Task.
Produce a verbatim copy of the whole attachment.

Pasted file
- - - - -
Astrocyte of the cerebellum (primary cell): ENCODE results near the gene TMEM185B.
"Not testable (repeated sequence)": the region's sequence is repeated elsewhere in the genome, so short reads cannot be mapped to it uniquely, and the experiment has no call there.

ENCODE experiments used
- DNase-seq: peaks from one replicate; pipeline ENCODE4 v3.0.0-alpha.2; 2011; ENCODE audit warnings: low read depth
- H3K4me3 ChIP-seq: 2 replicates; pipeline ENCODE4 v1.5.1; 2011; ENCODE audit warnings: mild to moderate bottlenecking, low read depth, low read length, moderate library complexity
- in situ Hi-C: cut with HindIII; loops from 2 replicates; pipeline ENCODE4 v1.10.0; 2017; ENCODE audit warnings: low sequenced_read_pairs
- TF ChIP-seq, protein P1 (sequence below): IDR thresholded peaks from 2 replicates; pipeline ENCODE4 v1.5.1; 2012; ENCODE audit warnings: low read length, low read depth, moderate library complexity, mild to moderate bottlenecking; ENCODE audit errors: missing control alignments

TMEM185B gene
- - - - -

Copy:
Astrocyte of the cerebellum (primary cell): ENCODE results near the gene TMEM185B.
"Not testable (repeated sequence)": the region's sequence is repeated elsewhere in the genome, so short reads cannot be mapped to it uniquely, and the experiment has no call there.

ENCODE experiments used
- DNase-seq: peaks from one replicate; pipeline ENCODE4 v3.0.0-alpha.2; 2011; ENCODE audit warnings: low read depth
- H3K4me3 ChIP-seq: 2 replicates; pipeline ENCODE4 v1.5.1; 2011; ENCODE audit warnings: mild to moderate bottlenecking, low read depth, low read length, moderate library complexity
- in situ Hi-C: cut with HindIII; loops from 2 replicates; pipeline ENCODE4 v1.10.0; 2017; ENCODE audit warnings: low sequenced_read_pairs
- TF ChIP-seq, protein P1 (sequence below): IDR thresholded peaks from 2 replicates; pipeline ENCODE4 v1.5.1; 2012; ENCODE audit warnings: low read length, low read depth, moderate library complexity, mild to moderate bottlenecking; ENCODE audit errors: missing control alignments

TMEM185B gene